Middle Distance Day: Not so many errands to run, just a steady diet of housework, helping the kiddo with homework, etc.  (Seriously? Homework at the preschool level? Yep, it’s true!) Hubby’s home on time, so making dinner is a little less rushed (and he puts kiddo to bed!) Pleasantly tired but not exhausted by the end of the day.

The Long, Slow Distance Day: Husband gets up early and heads out for a full day of work; a dinner meeting that night means I won’t see him until after the kiddo’s asleep. No school today…What will we do to entertain ourselves? A trip to the park, a stop off at the grocery store…Back home for lunch, and the kiddo’s afternoon whining corresponds with my afternoon fatigue; a little “quiet time” in his room and a little TV time for me restore us slightly, and we spend the rest of the afternoon coloring, playing with Legos, and passing the time until dinner. The pre-dinner hour brings another bout of the whinies, which I do my best to ignore, though eventually they result in a timeout and some tears. Dinner improves the little guy’s temper, and pretty soon it’s time to get ready for bed. The stall tactics and foot-dragging bring me to the brink of losing my temper, but eventually he’s in his pajamas. Story time, and then he’s tucked into bed…And tucked in again, 10 minutes later. Finally, all is quiet. I collapse on the couch in exhaustion.

Comparing the challenge of running to the challenge of parenting is no contest; parenting taxes me emotionally and physically, and often leaves me feeling worn out, as opposed to running, which generally leaves me either energized or pleasantly fatigued. But there is one major similarity: all this hard work is going to pay off eventually…Isn’t it?

Hard to believe such an adorable creature could be so much work, isn’t it?

 

How To Win An Age-Group Award

I’m not an overly competitive person. Sometimes, during a race, I’ll see someone running a few yards ahead of me, and contemplate passing them. I’ll even accelerate a little. Then, when my legs start to burn and I’m breathing a little fast, I’ll think, “Nah, not worth it.” I’m just missing that killer instinct that the great competitive runners have. Also, the speed. I’m definitely missing the speed.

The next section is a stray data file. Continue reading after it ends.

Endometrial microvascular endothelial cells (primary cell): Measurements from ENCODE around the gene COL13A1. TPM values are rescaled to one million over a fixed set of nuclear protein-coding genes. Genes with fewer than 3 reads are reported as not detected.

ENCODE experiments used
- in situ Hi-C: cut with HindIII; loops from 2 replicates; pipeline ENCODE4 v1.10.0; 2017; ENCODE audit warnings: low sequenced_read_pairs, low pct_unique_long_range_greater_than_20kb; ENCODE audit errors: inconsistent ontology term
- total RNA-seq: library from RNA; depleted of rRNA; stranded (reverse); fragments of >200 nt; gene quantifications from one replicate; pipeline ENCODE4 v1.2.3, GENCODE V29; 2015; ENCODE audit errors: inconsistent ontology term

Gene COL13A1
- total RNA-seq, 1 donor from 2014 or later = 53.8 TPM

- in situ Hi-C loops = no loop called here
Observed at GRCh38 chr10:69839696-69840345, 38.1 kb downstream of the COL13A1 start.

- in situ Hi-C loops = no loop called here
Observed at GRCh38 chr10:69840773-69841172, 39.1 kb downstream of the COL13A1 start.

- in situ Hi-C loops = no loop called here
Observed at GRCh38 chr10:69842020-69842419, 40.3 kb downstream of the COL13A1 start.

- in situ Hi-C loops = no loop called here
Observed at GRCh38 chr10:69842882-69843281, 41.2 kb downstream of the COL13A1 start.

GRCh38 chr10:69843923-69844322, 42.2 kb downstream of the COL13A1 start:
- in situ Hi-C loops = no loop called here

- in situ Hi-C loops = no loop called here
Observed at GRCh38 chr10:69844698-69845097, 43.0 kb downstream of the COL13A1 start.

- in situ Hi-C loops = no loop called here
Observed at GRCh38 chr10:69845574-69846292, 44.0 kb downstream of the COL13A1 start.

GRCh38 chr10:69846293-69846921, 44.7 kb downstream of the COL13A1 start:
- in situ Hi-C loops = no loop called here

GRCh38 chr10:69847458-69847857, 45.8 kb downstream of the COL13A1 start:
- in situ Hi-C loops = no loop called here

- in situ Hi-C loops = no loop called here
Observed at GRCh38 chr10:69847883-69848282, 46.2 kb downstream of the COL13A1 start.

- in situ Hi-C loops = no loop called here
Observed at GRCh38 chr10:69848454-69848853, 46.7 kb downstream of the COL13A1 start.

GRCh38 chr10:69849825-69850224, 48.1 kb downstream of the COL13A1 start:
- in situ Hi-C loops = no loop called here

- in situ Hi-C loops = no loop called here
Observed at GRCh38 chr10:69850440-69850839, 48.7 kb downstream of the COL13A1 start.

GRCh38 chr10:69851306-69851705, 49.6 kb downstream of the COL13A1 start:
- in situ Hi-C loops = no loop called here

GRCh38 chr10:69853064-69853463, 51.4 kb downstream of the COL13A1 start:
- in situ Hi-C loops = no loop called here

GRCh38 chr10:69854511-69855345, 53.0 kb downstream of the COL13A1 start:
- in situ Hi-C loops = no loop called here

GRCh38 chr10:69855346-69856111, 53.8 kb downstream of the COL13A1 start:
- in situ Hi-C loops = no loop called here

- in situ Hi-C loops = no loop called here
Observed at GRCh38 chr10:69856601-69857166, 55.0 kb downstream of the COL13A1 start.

I’m not particularly concerned with where I finish in the standings most of the time, either, as long as I gave the race my best effort. I like to see improvement in my times, but I don’t care too much for my ranking. I have, however, lucked into a few age-group awards, which were a nice ego boost for me…There’s something about a colorful ribbon that is satisfying in a different way than seeing a new PR on the race results sheet. When people congratulate me on an age-group placing, though, I usually feel obligated to explain why I didn’t really deserve it…or try to convince them that they, too, could win one without necessarily being super fast. So I’ll share them with you, too: my tips for taking home an age group award.

1. Pick a race with a small field. I avoid the mega-races, and it’s not because I won’t place in them; huge throngs of people just freak me out a little. Plus, it’s hard to find parking. I prefer a race with 150 or 200 people, which feels more friendly and personal to me. And it definitely improves the odds.

2. Pick a race that’s called a Fun Run, or even better, a Run/Walk. If it’s a Fun Run, you can hope most people aren’t taking it too seriously…Put your game face on, and you might beat some of the more casual runners. If it’s a Run/Walk, and you run it, you’re pretty much guaranteed to finish ahead of a big part the field, drastically improving your chances of placing!

3. Pick a race where they give age-group awards 6 deep. The race’s website usually mentions this, since people really like taking home awards! (Pretty ribbons…I want more pretty ribbons!) Races sponsored by local running clubs are great for this…And the entry fees are usually pretty affordable, too.